Washington University, St. LouisEngineering


The Preston M. Green Department of Electrical & Systems Engineering (ESE) at Washington University in St. Louis (WUSTL) was formed in 2003 as a merger between Electrical Engineering and Systems Science & Mathematics.

Electrical Engineering was the second-oldest electrical engineering department in the United States, founded in 1891. Since its inception, the department has made contributions to education and research in applied physics, electronics, communications, signal processing and biomedical engineering.

Systems Science & Mathematics was a unique department specializing in applied mathematics, systems and control. The department was founded in 1974 and has origins that date back to the Department of Applied Mathematics and Computer Science, established in 1965. More

Today, Electrical & Systems Engineering faculty are dedicated to high-quality education and research, and are active in research programs with a wide variety of engineering and science topics. They lead national and international research teams and collaborate on interdisciplinary research projects. Our alumni are also involved in academia and industry. View their latest achievements.

Notable Alumni & Faculty

Christopher I. Byrnes, Ph.D., dean of the School of Engineering & Applied Science at Washington University in St. Louis from 1991 to 2006 and the Edward H. and Florence G. Skinner Professor Emeritus of Systems Science and Mathematics. Byrnes joined the WUSTL faculty in 1989 as professor of systems and control and chair of the Department of Systems Science and Mathematics. More

Walter R. Evans, who received his bachelor's degree in Electrical Engineering from WUSTL in 1941 and also worked as an instructor from 1946 to 1948, is widely known for his 1948 invention of the root locus method, which is now a key tool in control theory. More

Preston M. Green, received his Bachelor of Science degree in electrical engineering from WUSTL in 1936. After graduation, Preston Green worked in a local factory until he joined Southwest Steel Supply Co. in 1950 as vice president of purchasing and production. More

William Bennett Kouwenhoven, who was an electrical engineering instructor at WUSTL for the 1913 to 1914 academic year, is most well-known for inventing the cardiac defibrillator and the technique of CPR. More

William E. Moerner, who received his bachelor’s degrees in Electrical Engineering, Physics, and Mathematics from Washington University in 1975, was awarded the Nobel Prize for Chemistry in 2014 (along with Eric Betzig and Stefan Hell) for his work on single-molecule fluorescence microscopy. More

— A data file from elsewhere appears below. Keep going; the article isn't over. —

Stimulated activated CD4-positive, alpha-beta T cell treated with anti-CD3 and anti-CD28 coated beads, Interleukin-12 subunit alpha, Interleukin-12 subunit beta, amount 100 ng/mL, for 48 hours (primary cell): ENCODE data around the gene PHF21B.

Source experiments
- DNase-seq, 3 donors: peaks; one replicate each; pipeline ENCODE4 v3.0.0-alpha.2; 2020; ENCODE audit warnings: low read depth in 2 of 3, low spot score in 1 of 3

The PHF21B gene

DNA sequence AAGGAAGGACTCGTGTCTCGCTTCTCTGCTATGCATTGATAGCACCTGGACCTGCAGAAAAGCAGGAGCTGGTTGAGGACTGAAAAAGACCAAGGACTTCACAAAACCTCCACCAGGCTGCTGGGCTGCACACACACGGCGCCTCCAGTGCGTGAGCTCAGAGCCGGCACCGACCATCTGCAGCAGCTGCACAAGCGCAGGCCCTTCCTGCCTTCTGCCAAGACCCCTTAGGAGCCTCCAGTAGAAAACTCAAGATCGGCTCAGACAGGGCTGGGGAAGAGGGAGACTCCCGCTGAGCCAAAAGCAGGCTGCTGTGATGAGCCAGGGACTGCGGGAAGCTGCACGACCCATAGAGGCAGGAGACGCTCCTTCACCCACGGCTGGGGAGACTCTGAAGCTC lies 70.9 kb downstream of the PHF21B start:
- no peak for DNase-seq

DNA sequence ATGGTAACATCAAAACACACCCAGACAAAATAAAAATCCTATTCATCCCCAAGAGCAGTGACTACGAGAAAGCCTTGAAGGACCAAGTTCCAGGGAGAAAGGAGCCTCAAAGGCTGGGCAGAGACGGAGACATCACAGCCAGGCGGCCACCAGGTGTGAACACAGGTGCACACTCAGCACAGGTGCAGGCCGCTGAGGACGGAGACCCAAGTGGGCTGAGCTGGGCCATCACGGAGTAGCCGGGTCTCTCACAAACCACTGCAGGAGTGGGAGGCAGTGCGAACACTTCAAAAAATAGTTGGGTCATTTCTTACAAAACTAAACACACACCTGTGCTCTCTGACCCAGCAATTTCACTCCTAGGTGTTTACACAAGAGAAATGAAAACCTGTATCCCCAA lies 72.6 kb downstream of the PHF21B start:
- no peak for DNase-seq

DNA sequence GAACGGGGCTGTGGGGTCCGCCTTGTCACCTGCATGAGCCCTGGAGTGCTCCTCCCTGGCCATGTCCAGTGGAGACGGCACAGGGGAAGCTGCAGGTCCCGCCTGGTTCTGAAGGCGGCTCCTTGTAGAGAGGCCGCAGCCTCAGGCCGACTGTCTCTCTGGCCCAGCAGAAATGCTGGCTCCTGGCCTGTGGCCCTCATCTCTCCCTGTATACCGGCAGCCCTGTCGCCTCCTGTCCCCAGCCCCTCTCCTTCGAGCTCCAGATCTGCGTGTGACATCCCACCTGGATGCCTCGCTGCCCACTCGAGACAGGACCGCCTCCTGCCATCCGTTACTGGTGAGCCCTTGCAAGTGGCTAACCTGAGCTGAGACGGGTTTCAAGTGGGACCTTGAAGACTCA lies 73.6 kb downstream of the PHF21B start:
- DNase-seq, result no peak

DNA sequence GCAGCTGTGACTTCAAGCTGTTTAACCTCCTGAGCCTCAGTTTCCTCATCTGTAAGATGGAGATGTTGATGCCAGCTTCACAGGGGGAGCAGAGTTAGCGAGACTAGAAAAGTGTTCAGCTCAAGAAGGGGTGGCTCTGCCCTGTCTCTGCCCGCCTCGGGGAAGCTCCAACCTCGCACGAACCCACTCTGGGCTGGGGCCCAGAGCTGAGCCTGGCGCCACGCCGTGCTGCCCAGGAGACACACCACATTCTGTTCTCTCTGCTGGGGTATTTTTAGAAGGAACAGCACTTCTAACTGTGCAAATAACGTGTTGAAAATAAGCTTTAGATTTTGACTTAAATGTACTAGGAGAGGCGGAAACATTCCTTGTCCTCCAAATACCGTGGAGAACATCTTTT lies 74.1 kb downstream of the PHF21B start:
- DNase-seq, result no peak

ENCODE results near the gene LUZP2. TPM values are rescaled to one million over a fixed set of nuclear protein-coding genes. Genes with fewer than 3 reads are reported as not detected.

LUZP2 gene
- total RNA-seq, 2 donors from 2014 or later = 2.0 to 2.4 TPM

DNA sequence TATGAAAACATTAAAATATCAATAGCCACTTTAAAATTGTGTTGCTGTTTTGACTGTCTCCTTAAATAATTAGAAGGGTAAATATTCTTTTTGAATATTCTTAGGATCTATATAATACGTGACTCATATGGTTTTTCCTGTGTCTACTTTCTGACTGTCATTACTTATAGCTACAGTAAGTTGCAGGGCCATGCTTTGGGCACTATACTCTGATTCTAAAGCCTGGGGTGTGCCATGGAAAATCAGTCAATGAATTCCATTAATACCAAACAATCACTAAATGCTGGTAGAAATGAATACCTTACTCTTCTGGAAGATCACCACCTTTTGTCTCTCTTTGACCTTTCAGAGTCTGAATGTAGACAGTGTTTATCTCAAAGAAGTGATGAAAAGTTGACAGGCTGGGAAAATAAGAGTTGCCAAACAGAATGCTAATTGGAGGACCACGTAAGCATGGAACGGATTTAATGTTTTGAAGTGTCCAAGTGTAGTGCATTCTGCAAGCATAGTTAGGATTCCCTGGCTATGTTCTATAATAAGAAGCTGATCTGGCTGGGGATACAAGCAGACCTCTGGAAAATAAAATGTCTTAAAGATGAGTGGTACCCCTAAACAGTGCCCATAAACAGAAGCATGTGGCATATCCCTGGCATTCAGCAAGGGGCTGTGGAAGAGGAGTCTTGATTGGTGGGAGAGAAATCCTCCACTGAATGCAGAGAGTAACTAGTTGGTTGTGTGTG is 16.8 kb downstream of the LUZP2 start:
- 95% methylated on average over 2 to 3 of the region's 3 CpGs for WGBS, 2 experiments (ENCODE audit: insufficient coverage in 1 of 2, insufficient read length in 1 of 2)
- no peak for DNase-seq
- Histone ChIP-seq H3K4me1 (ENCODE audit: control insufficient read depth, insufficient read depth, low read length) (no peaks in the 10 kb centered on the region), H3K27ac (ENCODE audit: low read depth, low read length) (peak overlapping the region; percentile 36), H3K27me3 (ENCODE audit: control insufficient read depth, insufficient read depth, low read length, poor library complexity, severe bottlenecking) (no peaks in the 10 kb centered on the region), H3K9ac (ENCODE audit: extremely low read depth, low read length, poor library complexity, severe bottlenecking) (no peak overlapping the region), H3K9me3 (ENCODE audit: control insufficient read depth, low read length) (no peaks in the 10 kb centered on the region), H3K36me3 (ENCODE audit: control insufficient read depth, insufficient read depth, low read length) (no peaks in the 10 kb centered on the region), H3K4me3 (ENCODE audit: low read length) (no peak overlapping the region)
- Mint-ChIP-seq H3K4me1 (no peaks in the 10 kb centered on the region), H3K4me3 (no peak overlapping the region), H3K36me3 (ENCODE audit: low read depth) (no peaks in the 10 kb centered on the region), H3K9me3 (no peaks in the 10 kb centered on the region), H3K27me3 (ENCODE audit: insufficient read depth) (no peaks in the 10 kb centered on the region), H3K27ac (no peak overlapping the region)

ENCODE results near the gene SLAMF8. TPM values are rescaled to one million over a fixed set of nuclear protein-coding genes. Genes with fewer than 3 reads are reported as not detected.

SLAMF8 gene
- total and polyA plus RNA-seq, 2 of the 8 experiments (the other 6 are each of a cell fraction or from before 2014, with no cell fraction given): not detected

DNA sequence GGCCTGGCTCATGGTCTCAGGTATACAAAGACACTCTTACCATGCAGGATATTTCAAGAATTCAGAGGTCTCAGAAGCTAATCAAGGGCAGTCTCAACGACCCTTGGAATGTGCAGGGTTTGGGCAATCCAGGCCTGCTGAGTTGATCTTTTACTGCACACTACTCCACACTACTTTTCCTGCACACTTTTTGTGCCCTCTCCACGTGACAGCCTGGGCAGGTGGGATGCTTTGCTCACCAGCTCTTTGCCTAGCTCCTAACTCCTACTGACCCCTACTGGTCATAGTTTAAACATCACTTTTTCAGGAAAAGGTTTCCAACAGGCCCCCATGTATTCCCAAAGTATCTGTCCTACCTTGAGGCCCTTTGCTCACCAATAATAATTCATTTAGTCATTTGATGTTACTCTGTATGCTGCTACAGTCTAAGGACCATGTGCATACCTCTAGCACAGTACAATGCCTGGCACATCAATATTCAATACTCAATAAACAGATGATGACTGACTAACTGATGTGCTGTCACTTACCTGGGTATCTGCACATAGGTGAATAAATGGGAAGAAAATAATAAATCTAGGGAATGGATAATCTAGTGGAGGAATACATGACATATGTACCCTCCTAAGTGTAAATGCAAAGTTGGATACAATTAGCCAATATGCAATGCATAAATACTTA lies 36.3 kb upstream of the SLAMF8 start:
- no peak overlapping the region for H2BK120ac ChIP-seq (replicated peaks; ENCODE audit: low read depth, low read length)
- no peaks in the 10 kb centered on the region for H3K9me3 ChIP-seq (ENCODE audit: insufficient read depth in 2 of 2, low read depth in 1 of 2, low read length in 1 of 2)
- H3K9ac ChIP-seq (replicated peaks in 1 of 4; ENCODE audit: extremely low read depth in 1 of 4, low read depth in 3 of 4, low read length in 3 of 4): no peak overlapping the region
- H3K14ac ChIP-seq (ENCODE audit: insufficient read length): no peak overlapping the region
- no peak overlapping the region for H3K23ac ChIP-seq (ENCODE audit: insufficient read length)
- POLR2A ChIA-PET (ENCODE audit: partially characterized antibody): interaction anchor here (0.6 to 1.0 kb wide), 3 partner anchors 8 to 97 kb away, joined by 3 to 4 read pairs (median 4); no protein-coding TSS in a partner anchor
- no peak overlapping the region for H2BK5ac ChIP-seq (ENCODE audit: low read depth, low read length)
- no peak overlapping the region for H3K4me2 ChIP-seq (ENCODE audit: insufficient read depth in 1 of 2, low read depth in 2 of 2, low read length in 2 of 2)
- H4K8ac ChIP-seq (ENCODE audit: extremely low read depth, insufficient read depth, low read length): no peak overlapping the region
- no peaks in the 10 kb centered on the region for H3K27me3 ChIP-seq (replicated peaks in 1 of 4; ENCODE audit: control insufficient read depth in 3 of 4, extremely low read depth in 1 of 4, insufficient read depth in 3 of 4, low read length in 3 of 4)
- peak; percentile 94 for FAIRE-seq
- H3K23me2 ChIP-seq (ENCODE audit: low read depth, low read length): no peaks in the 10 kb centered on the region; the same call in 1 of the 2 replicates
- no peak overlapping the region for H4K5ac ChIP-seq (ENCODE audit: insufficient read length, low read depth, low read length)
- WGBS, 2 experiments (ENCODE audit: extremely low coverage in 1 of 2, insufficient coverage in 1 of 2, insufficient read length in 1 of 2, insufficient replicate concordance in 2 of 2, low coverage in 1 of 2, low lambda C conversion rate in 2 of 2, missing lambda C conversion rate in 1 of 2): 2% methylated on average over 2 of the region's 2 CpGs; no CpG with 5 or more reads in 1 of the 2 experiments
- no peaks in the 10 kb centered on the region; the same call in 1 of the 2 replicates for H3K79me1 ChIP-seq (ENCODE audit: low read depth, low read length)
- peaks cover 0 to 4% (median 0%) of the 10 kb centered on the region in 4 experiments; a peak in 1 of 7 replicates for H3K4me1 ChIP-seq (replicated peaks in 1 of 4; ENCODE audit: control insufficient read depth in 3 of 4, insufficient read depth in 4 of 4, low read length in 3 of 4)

John Zaborszky, received the Diploma of Engineering in 1937 and the DSc degree, with special honors, in 1943 from the Royal Hungarian Technological University. He joined WUSTL in 1954, where he developed the Department of Systems Science & Mathematics. More

Notable WUSTL Alumni with contributions to ESE

Otto H. Schmitt obtained his B.A. and Ph.D. degrees in Zoology and Physics from Washington University in 1934 and 1937, respectively. During his doctoral work at WU, while working on ways to imitate electrical impulses in squid nerves with electrical circuitry, he invented the Schmitt Trigger. The Schmitt Trigger is a class of electric circuit that is well-known to electrical engineering students due to its use in constructing oscillators and analog-to-digital conversion. During World War II, Dr. Schmitt worked for the U.S. government on projects including magnetic detection of submarines. After the war, he spent the remainder of his career as a professor at the University of Minnesota, where he was a pioneer in the fields of biophysics and biomedical engineering. Dr. Schmitt coined the term “biomimetics” in the 1950s to describe the imitation of systems found in nature for use in solving complex problems. For more information about Dr. Schmitt’s career and inventions, click here.

Former Department Chairs of EE, SSM, and ESE

Above: In 1974, Professor T.J. Tarn and Professor John Zaborszky toured a doll factory in Japan.

Below: In 1981, Professor Bob Morley and Joseph Trotta worked on an early version of the first digital hearing aid developed in collaboration with researchers at the Central Institute for the Deaf.

Washington University in St. Louis School of Engineering & Applied Science, Department of Electrical & Systems Engineering

Green Hall, CB 1042, 1 Brookings Drive, Saint Louis, MO, USA 63130
Phone: (314) 935-5565, Fax: (314) 935-7500

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